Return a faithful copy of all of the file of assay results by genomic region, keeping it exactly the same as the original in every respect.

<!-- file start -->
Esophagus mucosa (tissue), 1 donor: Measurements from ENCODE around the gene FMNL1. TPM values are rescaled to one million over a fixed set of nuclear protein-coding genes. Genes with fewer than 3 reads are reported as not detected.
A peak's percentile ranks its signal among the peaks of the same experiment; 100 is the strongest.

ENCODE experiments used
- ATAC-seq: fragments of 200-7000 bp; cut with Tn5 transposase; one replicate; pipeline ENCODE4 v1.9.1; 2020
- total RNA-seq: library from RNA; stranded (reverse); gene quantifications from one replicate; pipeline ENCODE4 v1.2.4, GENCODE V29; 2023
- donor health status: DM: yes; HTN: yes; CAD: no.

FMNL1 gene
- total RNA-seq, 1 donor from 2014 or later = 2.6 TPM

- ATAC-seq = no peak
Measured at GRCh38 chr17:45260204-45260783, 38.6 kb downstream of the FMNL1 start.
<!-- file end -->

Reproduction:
Esophagus mucosa (tissue), 1 donor: Measurements from ENCODE around the gene FMNL1. TPM values are rescaled to one million over a fixed set of nuclear protein-coding genes. Genes with fewer than 3 reads are reported as not detected.
A peak's percentile ranks its signal among the peaks of the same experiment; 100 is the strongest.

ENCODE experiments used
- ATAC-seq: fragments of 200-7000 bp; cut with Tn5 transposase; one replicate; pipeline ENCODE4 v1.9.1; 2020
- total RNA-seq: library from RNA; stranded (reverse); gene quantifications from one replicate; pipeline ENCODE4 v1.2.4, GENCODE V29; 2023
- donor health status: DM: yes; HTN: yes; CAD: no.

FMNL1 gene
- total RNA-seq, 1 donor from 2014 or later = 2.6 TPM

- ATAC-seq = no peak
Measured at GRCh38 chr17:45260204-45260783, 38.6 kb downstream of the FMNL1 start.